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In ruby, how do I decode c-style escape sequences? e.g. '\n' to a newline, '\t' to a tab?

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up vote 11 down vote accepted

Okay, if you don't like eval solution, I've hacked a simple state machine in Ruby to parse simple "\n" and "\t" in strings correctly, including pre-escaping of backslash itself. Here it is:


def unescape_c_string(s)
    state = 0
    res = ''
    s.each_char { |c|
        case state
        when 0
            case c
            when BACKSLASH then state = 1
            else res << c
        when 1
            case c
            when 'n' then res << "\n"; state = 0
            when 't' then res << "\t"; state = 0
            when BACKSLASH then res << BACKSLASH; state = 0
            else res << BACKSLASH; res << c; state = 0
    return res

This one can be easily extended to support more characters, including multi-character entities, like \123. Test unit to prove that it works:

require 'test/unit'

class TestEscapeCString < Test::Unit::TestCase
    def test_1
        assert_equal("abc\nasd", unescape_c_string('abc\nasd'))
    def test_2
        assert_equal("abc\tasd", unescape_c_string('abc\tasd'))
    def test_3
        assert_equal("abc\\asd", unescape_c_string('abc' + BACKSLASH * 2 + 'asd'))
    def test_4
        assert_equal("abc\\nasd", unescape_c_string('abc' + BACKSLASH * 2 + 'nasd'))
    def test_5
        assert_equal("abc\\\nasd", unescape_c_string('abc' + BACKSLASH * 3 + 'nasd'))
    def test_6
        assert_equal("abc\\\\nasd", unescape_c_string('abc' + BACKSLASH * 4 + 'nasd'))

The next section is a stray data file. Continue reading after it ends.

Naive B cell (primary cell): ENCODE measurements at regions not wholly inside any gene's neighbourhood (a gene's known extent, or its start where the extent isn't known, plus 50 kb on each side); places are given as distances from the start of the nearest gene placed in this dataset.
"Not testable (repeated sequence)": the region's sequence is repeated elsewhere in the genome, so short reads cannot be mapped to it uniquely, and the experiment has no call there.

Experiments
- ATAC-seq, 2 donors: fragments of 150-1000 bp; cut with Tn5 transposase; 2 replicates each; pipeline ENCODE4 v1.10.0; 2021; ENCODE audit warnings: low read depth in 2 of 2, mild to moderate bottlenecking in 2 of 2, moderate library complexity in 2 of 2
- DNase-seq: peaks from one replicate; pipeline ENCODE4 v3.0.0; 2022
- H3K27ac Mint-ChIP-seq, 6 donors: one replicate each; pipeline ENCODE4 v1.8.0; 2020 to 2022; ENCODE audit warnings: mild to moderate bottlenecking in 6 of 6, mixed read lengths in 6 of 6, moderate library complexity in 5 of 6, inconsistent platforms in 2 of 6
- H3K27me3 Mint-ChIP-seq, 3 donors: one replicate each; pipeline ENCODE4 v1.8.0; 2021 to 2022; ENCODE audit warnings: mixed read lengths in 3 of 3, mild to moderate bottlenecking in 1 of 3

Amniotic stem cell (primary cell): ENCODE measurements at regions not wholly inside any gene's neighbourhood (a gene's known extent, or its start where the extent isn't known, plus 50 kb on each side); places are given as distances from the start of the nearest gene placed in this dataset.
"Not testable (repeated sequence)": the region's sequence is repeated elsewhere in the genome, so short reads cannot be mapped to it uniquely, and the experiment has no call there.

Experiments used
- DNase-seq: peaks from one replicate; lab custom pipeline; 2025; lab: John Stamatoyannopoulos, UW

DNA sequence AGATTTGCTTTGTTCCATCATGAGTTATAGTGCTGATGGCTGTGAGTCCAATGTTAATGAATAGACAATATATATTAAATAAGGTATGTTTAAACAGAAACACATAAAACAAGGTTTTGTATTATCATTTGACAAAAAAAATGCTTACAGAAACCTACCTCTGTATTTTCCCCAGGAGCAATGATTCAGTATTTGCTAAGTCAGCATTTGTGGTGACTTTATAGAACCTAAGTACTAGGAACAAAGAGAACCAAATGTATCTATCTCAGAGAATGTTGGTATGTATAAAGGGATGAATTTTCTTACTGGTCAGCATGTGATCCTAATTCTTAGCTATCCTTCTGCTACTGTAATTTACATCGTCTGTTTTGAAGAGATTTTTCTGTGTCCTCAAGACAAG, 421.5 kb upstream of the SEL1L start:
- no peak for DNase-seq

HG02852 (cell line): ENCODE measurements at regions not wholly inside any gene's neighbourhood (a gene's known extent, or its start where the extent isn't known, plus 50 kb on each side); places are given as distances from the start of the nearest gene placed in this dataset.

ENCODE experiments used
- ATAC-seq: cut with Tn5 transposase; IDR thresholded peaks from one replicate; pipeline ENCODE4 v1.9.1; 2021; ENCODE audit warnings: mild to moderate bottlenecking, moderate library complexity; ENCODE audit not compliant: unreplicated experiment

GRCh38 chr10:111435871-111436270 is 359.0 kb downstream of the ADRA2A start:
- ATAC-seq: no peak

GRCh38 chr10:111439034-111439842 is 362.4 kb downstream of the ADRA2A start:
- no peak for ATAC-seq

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Shorter, even more hacky and fairly dangerous, due to eval:

eval "\"#{string}\""
A simple example:
> a = '1\t2\n3'
> puts a
> puts eval "\"#{a}\""
1       2

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yes, that had occurred to me... but eval is evil :-) – Simon Nov 24 '10 at 12:43

EDIT: Note that this does not actually work. You really need to build a proper parser here with a state machine that keeps track of whether you are in an escape sequence or not.

Ruby supports many of the same escape sequences, so you could build a simple translation table like this:

T = {
  '\n' => "\n",
  '\t' => "\t",
  '\r' => "\r"

And then use that translation table to replace those sequences in the source string:

a = '1\t2\n3'

a.gsub(/#{'|')}/, &T.method(:[]))
# => "1\t2\n3"
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It won't work either; parsing "\n" constructs is a bit harder that just a search-and-replace - you have to look out for escapes of escape sequences first. In fact, it's much easier to do by just going a line, byte-by-byte. – GreyCat Nov 24 '10 at 17:03
I like what you're doing with T there, though! – Yuki Izumi Nov 26 '10 at 1:02

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